Outside the building, Doty & Miller removed much of the paved surface and replaced it with landscaping using native plants, requiring no irrigation. The solar panels, which were added during phase two of the project, drew the attention of The National Park Service, which uses Doty & Miller’s solar panel installation as an example of an appropriate way to include renewable energy in an historic preservation project.

Shifting their design efforts to preservation, Doty & Miller consulted blueprints obtained from the Bedford Historical Society so they could re-create the original lobby features and restore the exterior to its 1934 appearance. In addition to the LEED certification, the project also received awards from the Cleveland Restoration Society, which recognized it as an adaptive reuse that also preserved historic architecture.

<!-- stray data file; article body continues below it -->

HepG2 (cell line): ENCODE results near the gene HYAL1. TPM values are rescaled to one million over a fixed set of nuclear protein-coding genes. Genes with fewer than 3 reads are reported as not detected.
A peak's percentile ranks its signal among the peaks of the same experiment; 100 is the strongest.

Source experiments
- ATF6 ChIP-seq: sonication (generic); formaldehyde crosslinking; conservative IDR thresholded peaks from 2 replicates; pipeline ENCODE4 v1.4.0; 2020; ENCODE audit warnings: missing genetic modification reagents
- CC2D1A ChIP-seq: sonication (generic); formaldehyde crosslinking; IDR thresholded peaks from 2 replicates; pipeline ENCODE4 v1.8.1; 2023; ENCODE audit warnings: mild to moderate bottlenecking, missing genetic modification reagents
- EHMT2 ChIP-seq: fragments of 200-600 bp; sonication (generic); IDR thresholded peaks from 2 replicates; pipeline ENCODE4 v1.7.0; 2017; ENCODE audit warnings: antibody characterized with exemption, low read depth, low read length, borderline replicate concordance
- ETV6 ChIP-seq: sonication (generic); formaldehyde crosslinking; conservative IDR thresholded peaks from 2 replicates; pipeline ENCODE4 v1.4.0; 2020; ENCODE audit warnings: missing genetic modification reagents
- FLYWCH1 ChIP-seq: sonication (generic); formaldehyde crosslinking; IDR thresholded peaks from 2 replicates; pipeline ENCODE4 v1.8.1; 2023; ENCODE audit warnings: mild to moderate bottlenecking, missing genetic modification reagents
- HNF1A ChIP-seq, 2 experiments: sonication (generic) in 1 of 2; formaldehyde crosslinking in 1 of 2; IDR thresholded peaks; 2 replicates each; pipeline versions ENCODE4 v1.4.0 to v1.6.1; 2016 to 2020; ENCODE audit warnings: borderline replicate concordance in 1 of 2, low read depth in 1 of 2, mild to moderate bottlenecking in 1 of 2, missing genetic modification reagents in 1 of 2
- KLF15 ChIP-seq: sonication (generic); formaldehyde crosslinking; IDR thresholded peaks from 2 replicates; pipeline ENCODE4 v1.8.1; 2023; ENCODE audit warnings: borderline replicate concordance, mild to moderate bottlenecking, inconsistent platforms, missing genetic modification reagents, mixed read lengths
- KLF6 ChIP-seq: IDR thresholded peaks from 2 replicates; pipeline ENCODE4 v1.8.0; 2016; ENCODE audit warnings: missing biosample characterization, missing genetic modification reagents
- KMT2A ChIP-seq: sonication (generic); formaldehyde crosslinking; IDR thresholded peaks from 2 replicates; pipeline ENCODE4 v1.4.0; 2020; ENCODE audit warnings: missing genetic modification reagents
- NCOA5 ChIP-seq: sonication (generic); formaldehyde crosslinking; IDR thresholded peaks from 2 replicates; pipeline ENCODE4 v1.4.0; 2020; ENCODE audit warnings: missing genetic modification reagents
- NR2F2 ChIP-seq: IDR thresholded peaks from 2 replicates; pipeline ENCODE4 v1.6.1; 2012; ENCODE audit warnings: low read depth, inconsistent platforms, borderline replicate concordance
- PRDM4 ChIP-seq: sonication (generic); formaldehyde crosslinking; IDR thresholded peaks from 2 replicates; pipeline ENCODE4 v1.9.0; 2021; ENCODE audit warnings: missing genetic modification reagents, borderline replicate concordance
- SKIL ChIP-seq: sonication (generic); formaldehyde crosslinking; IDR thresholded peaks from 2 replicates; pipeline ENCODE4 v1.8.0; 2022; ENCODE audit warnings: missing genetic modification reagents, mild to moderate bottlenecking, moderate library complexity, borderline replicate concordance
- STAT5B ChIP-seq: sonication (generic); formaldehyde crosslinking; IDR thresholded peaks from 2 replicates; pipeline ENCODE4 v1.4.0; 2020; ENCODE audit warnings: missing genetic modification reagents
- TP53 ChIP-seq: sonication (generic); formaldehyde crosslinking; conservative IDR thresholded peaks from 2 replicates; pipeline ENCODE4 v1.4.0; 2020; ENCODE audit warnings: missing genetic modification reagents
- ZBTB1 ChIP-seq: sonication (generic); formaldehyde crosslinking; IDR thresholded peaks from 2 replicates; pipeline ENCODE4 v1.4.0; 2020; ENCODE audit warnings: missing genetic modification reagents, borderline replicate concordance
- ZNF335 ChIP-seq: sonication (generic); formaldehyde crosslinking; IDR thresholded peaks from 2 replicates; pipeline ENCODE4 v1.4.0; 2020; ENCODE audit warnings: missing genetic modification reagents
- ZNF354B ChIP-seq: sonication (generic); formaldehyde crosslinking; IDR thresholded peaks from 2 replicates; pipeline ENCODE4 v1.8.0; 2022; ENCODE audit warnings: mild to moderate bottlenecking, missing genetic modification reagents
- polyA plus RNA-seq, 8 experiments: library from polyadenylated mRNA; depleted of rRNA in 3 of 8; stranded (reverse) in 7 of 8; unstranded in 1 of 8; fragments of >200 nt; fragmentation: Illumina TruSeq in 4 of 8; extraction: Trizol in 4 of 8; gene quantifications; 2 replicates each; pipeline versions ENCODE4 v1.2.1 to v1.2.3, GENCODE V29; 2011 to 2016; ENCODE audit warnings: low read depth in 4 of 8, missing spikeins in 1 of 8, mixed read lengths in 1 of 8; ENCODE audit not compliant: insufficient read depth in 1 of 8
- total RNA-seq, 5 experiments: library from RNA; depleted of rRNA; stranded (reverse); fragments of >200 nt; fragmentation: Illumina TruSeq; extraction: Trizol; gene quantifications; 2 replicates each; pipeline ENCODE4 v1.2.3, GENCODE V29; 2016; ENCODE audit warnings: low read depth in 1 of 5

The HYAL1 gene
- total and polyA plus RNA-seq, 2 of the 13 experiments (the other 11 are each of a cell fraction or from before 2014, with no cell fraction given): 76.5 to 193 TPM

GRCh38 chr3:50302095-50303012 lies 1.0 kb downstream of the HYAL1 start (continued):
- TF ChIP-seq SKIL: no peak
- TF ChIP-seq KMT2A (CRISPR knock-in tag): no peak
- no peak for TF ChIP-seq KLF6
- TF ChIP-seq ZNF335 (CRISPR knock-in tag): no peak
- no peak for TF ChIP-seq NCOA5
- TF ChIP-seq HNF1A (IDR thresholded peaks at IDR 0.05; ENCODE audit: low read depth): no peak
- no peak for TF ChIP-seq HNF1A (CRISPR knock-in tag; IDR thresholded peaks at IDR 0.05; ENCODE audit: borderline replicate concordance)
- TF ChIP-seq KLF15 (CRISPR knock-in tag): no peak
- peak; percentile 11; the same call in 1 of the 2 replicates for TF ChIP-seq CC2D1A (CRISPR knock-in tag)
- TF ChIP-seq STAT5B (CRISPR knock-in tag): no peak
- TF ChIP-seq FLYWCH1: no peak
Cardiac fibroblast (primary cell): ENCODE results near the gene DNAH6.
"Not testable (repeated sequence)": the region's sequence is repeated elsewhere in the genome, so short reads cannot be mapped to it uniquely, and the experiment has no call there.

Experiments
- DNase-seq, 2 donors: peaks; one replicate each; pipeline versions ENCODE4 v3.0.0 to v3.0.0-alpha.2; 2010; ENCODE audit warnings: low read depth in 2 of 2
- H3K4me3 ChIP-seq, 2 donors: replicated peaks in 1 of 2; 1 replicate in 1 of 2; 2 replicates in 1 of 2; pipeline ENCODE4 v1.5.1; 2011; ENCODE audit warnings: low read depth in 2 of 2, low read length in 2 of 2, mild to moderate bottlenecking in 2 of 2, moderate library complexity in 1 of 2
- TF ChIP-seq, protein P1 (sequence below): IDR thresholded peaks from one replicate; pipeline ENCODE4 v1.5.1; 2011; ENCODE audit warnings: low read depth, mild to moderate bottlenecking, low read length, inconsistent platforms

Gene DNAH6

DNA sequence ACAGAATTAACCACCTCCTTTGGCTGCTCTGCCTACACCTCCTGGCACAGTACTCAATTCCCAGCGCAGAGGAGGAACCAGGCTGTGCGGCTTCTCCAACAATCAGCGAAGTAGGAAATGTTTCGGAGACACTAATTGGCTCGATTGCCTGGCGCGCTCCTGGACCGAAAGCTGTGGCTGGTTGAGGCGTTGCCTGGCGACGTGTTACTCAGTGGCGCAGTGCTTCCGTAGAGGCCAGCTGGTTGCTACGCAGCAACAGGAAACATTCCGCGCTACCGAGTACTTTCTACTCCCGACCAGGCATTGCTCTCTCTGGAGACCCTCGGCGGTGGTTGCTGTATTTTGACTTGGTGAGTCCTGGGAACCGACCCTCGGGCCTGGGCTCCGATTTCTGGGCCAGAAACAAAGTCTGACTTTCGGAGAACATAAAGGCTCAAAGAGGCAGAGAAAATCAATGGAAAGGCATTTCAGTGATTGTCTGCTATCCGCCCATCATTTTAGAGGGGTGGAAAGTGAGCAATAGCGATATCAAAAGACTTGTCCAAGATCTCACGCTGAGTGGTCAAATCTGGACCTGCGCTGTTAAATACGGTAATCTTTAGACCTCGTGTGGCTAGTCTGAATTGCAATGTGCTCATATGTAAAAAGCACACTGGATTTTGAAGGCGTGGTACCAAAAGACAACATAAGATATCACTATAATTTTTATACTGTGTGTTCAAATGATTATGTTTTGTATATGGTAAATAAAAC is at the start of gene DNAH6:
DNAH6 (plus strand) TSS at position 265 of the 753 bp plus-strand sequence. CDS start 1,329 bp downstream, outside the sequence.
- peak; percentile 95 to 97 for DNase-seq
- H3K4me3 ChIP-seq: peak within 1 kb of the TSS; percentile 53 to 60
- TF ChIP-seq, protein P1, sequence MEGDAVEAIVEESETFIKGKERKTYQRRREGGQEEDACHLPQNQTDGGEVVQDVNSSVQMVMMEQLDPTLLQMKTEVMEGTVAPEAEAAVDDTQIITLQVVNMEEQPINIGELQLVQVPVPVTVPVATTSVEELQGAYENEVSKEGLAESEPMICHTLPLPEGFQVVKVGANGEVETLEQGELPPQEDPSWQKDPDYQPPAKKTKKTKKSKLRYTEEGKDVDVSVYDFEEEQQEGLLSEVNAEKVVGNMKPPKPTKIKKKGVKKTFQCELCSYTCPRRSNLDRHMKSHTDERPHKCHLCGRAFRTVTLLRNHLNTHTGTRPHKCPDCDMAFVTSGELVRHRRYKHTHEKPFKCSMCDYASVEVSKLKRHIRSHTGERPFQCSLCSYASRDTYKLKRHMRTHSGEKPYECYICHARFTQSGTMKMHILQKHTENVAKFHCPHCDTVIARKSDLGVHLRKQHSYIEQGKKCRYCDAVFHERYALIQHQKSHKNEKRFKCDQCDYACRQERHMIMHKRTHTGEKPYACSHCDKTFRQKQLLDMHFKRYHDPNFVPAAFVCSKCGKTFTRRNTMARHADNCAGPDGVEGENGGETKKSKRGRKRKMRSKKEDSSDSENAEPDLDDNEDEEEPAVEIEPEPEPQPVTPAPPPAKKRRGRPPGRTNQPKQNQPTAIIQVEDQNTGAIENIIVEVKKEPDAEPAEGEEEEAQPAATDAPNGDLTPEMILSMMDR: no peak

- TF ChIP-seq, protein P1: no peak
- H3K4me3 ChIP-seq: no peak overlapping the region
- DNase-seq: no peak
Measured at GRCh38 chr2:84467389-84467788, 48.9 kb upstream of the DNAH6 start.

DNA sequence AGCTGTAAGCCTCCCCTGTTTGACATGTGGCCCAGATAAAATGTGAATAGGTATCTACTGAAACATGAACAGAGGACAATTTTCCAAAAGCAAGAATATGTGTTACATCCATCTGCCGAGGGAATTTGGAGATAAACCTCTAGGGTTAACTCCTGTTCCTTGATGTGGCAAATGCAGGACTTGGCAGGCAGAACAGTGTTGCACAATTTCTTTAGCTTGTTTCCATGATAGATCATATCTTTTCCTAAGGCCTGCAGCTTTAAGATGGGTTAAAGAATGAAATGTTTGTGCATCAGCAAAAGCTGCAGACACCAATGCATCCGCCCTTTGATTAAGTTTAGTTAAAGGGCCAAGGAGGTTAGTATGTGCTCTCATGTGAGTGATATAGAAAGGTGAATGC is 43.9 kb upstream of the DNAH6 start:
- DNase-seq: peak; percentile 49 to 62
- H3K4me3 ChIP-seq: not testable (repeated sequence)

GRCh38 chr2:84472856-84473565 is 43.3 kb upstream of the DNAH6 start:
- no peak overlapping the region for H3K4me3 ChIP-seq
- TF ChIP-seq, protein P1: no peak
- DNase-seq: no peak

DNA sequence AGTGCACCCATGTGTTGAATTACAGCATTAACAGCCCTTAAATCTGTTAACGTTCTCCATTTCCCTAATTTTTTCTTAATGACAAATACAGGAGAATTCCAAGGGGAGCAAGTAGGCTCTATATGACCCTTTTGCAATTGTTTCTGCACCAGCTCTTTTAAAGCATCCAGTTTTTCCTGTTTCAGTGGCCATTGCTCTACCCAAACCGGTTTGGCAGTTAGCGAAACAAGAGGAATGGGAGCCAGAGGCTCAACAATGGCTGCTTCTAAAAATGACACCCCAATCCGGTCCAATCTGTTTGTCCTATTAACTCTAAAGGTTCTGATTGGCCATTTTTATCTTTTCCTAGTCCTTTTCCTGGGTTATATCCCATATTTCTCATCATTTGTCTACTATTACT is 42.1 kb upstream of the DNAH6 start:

Renovated lobby space. Credit: Doty & Miller Architects
The front lobby before (l.) and after (r.). Doty & Miller removed walls added in 1965 and worked from original blueprints to restore the half-octagonal vestibule and original wall.

During my back and forth with Miller, I also asked about what I assumed was a WPA mural in the lobby. It turns out the mural was a paid-commission work, unlike WPA murals, which were painted by out-of-work artists and funded by a Depression-era federal program. When the post office closed in 1998, the mural was removed and stored.

“After we bought the building in 2001,” says Miller, “we made arrangements with the Postal Service in D.C. so we could have it restored and reinstalled. From my understanding the Postal Service has never sold or intentionally permitted destruction of any of the artwork in their post offices. Likewise, this mural is still owned by the Postal Service and we are obligated to carry insurance on it and to permit the public access to the building to see it.” As such, Doty & Miller often gives tours of the building.